Yes, I’ve been on a honeymoon-ish hiatus from Current Skate of Mind, but I have some new pieces lined up, including an old-school review of the original Ice Castles and a hard-hitting analysis of Brian Boitano’s cooking show.

In the mean time, I have been writing some other stuff:

To read about my pitiful finger situation, the sweetest pineapple you could ever imagine, and the real reason everyone should get their nails done, visit the Upper East Side Informer by clicking here.

To read my  sarcastic humor piece about plastic surgery, (come on, Hollywood, moderation!) visit Yankee Potroast by clicking, here.

Thanks for reading.

little_bride_skates

Focus: Preparing for the big event will require boatloads of planning, some obsessing and lots of mental visualization. You may find that you therefore have less time for other pursuits, such as blogging about your sport.

The Dress: Sure, the skating is important (i.e. an entire year’s worth of training culminating in one performance) and so is the fact that you’re getting married (i.e. committing to someone very very special for the rest of your life) but these are such minor details compared to How You Look. Whole hours, days, weeks and months can be consumed while considering the silhouette, decorative elements, and shade of the costume. For example, there are evidently 1 million different versions of white. And the fittings! These can comprise a second job.

Sportsmanship: Due to thousands of different variables (rain, acne, stomach flu, dull blades, sore ankle, ruts in the ice), things don’t always work out as planned. But nobody wants to root for a brat and nobody really wants to catch Bridezilla’s bouquet.

Balance and Coordination: In both realms, it is ideal to not trip, fall, or injure yourself or your partner. Then again, this could increase entertainment value.

Entering and Exiting with Style: Locker room equals Dressing Room. Ice equals Aisle. Kiss and Cry equals Receiving Line.

Nerves: Sure, beauty sleep is nice and it results in optimal energy levels for training, but it’s not completely necessary. Is it?

Flowers: In both cases, this element is fleeting. If you skate well, they might be thrown on the ice, handed to you over the barriers, or awarded to you after climbing the podium. If they make it back to your hotel room, you can try to balance them in one of the water glasses or maybe even the ice bucket in order to enjoy them for the few waking hours before your flight leaves in the morning. When planning a wedding, you will somehow get caught up in the wild misperception that the success of the entire event hinges on the exact mathematical ratio of calla lilies to dahlias to chrysanthemums. Or will it be gerber daisies to roses to poppies? Or maybe zinnias, to alliums to…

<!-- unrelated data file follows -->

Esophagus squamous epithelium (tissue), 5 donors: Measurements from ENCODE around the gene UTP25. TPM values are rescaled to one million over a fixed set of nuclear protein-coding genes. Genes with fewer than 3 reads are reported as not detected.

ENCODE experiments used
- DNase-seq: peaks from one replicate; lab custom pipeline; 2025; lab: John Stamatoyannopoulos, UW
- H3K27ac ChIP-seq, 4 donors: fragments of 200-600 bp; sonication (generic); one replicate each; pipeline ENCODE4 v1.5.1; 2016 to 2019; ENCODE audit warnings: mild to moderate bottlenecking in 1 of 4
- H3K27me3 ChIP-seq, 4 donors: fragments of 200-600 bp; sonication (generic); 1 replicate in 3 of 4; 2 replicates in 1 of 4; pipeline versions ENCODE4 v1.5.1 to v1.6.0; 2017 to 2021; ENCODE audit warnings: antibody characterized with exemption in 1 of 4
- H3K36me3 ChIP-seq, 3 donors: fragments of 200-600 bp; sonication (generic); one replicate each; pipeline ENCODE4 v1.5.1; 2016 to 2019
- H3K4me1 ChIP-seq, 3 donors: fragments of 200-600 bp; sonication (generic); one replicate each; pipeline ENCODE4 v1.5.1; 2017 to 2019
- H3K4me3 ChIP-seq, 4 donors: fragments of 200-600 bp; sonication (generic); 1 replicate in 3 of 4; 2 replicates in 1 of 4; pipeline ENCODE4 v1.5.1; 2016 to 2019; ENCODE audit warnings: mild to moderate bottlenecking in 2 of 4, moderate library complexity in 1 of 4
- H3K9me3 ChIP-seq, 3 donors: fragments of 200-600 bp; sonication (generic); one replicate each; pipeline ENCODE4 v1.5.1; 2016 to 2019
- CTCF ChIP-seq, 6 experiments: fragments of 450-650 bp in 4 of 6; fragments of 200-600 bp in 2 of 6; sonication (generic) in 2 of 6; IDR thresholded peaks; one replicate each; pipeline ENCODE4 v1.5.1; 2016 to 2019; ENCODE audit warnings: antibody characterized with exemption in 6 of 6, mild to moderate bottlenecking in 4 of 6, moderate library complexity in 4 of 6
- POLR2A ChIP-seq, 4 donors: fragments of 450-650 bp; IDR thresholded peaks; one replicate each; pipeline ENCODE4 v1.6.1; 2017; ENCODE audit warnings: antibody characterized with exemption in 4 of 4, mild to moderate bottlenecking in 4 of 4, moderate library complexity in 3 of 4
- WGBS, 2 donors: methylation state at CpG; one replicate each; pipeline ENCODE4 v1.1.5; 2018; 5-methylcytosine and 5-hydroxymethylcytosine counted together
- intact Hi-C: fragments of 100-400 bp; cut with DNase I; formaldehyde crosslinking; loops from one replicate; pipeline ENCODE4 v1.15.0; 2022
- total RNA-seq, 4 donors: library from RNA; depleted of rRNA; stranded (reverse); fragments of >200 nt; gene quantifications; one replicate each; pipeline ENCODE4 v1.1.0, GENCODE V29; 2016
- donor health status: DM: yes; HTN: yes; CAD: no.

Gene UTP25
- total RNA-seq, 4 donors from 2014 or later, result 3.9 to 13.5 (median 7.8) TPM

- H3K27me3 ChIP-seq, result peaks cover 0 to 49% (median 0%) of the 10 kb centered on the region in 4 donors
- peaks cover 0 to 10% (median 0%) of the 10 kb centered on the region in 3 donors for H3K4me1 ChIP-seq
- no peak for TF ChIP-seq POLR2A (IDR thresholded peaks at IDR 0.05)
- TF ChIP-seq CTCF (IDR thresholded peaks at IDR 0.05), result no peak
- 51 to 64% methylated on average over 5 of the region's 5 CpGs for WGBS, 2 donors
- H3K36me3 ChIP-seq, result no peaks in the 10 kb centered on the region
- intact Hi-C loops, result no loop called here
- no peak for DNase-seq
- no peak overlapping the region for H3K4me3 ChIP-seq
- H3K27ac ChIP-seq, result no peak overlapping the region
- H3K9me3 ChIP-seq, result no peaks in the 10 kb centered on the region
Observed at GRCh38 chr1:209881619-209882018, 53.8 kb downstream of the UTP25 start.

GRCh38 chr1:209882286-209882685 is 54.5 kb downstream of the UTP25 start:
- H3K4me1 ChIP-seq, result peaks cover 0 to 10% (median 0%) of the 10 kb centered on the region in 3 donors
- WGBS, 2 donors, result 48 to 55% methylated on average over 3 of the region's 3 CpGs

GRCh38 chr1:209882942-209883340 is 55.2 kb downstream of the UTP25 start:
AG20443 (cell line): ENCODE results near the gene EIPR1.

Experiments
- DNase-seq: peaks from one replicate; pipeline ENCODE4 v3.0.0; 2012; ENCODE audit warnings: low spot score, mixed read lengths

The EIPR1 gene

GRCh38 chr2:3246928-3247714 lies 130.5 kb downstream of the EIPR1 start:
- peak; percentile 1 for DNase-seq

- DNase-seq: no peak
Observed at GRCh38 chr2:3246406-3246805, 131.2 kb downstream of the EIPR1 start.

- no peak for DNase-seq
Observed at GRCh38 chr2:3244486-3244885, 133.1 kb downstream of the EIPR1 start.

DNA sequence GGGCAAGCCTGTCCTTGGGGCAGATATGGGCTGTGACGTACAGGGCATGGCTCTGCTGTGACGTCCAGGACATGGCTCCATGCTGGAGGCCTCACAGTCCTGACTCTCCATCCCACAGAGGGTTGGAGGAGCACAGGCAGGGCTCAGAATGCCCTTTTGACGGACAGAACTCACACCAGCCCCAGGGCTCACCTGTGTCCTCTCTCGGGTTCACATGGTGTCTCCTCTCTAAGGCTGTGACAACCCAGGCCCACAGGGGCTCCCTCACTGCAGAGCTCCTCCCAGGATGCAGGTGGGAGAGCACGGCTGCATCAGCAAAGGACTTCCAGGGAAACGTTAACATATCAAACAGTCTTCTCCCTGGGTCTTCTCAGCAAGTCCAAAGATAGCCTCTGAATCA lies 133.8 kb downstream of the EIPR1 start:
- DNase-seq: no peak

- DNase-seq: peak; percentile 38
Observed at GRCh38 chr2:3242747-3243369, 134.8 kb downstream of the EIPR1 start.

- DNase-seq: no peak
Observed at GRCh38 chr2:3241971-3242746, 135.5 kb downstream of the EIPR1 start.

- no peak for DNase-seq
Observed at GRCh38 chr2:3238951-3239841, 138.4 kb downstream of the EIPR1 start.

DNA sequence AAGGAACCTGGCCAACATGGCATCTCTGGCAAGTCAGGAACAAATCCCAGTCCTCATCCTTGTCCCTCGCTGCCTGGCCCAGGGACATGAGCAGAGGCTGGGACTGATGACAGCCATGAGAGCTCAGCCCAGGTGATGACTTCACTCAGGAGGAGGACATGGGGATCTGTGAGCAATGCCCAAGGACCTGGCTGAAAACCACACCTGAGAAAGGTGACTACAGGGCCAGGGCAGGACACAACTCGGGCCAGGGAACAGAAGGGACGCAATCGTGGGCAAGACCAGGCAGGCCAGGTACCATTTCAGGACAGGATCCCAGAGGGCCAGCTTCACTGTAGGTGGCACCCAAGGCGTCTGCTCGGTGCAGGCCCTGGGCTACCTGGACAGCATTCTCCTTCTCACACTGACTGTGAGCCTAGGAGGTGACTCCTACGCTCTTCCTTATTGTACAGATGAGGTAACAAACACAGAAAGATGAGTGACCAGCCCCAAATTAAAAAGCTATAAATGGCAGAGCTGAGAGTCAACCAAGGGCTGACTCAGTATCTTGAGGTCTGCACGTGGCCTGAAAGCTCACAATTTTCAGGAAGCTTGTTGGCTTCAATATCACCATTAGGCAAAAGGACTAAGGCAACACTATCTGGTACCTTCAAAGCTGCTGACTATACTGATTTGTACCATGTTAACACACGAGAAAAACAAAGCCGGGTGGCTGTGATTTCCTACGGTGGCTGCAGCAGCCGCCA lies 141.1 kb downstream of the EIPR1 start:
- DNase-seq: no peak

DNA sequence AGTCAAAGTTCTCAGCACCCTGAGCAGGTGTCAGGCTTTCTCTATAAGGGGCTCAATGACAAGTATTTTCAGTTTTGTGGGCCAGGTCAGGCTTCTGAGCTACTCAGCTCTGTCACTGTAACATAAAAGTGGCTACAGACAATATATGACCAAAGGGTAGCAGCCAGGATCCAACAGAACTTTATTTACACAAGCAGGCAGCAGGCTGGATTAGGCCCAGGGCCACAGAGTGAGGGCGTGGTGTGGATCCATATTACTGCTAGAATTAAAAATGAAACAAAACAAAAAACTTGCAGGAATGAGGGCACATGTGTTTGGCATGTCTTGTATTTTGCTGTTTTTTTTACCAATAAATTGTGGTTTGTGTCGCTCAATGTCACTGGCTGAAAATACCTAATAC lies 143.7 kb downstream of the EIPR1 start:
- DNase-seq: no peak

Music: The better the music, the better the party, the louder the ovation, the bigger the smiles, the higher the scores, the funkier the boogie-ing. In other words, there probably shouldn’t be any ice dance music played during the reception, despite any and all threats or promises to do so. (Brace yourself for the Dutch Waltz!)  

Getting in shape: Hours of cross-training and conscientious dieting will result in exhaustion, malnutrition, irritability and very little perceptible change in your physical dimensions.  

Choreography: In skating, a program should tell a story filled with drama, emotion, and excitement. A bride and groom’s first dance should bring the audience to tears…of laughter? Perhaps lifts should be avoided if the dress is poofy, the shoes are slippery and/or if the lifter has never participated in this activity? Nah, might as well go for it!

Vacation: That week off after Nationals was always such a beautiful thing. This time? Honeymoon: palm trees, waterfalls…and no homework or exams to make-up. 

Cake: Okay, well I suppose this is more of a difference between a wedding and a competition rather than a similarity. But really, there should be more cake in skating, don’t you think? Judges, skaters, coaches, parents: let them eat cake! Or maybe smoosh it in each others’ faces…?

                                                                       ***

Thanks for reading!

I’ll be back in the fall…that is unless I decide to stay in Hawaii and teach skating lessons on ice rinks composed of daiquiris. 🙂

 

In the mean time, here is some other stuff I’ve been up to:

 “Bridezilla Phobia” for DIY Bride. Click here, then click on the article title to read it…

“Downturn Trends in Decorative Throw Pillows” for Yankee Potroast. Click here.

More adventures from the Upper East Side Informer. Click here.